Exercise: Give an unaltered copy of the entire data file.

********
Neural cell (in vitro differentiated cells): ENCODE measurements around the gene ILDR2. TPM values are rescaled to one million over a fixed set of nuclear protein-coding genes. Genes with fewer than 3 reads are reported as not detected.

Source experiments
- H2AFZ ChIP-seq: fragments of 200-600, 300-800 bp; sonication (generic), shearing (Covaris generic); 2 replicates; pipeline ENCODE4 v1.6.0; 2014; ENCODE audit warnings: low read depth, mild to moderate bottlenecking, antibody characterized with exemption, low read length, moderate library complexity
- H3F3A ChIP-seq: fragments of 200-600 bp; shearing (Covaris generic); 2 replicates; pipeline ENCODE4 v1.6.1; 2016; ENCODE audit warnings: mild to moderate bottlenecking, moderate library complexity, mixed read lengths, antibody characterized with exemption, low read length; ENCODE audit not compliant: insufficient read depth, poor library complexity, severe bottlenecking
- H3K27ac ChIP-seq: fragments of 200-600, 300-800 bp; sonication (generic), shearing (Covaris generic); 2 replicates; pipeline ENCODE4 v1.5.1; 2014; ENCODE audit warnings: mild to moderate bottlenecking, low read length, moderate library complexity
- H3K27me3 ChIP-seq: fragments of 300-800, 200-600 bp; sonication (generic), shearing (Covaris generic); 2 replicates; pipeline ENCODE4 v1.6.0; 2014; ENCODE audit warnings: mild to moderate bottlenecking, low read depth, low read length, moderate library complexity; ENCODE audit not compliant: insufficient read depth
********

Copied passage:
Neural cell (in vitro differentiated cells): ENCODE measurements around the gene ILDR2. TPM values are rescaled to one million over a fixed set of nuclear protein-coding genes. Genes with fewer than 3 reads are reported as not detected.

Source experiments
- H2AFZ ChIP-seq: fragments of 200-600, 300-800 bp; sonication (generic), shearing (Covaris generic); 2 replicates; pipeline ENCODE4 v1.6.0; 2014; ENCODE audit warnings: low read depth, mild to moderate bottlenecking, antibody characterized with exemption, low read length, moderate library complexity
- H3F3A ChIP-seq: fragments of 200-600 bp; shearing (Covaris generic); 2 replicates; pipeline ENCODE4 v1.6.1; 2016; ENCODE audit warnings: mild to moderate bottlenecking, moderate library complexity, mixed read lengths, antibody characterized with exemption, low read length; ENCODE audit not compliant: insufficient read depth, poor library complexity, severe bottlenecking
- H3K27ac ChIP-seq: fragments of 200-600, 300-800 bp; sonication (generic), shearing (Covaris generic); 2 replicates; pipeline ENCODE4 v1.5.1; 2014; ENCODE audit warnings: mild to moderate bottlenecking, low read length, moderate library complexity
- H3K27me3 ChIP-seq: fragments of 300-800, 200-600 bp; sonication (generic), shearing (Covaris generic); 2 replicates; pipeline ENCODE4 v1.6.0; 2014; ENCODE audit warnings: mild to moderate bottlenecking, low read depth, low read length, moderate library complexity; ENCODE audit not compliant: insufficient read depth